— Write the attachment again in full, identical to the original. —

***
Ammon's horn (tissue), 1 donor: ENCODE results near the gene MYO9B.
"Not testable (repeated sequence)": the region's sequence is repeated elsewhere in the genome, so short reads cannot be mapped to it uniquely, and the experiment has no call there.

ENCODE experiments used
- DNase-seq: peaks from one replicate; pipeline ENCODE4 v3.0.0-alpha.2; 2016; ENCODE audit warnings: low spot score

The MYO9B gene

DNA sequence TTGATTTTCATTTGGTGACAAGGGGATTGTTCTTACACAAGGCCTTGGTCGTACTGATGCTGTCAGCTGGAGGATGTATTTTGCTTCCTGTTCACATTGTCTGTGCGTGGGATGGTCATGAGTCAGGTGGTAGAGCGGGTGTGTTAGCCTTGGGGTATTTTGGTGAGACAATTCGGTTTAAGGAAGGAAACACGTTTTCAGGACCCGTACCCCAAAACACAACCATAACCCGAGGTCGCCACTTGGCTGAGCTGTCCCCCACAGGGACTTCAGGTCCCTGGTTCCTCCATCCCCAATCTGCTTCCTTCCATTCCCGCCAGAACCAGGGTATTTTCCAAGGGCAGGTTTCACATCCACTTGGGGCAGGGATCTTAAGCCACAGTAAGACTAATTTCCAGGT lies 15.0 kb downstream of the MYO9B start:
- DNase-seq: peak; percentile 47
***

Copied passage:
Ammon's horn (tissue), 1 donor: ENCODE results near the gene MYO9B.
"Not testable (repeated sequence)": the region's sequence is repeated elsewhere in the genome, so short reads cannot be mapped to it uniquely, and the experiment has no call there.

ENCODE experiments used
- DNase-seq: peaks from one replicate; pipeline ENCODE4 v3.0.0-alpha.2; 2016; ENCODE audit warnings: low spot score

The MYO9B gene

DNA sequence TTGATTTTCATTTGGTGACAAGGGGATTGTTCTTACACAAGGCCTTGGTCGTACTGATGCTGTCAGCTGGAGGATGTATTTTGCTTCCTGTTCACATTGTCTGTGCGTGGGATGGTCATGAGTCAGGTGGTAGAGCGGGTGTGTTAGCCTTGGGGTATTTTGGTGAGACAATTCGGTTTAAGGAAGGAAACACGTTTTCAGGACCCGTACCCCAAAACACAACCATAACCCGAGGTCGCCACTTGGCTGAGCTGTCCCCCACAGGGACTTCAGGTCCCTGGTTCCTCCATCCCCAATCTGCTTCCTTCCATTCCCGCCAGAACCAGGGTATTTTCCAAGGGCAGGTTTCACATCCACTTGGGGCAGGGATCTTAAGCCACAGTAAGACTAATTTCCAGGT lies 15.0 kb downstream of the MYO9B start:
- DNase-seq: peak; percentile 47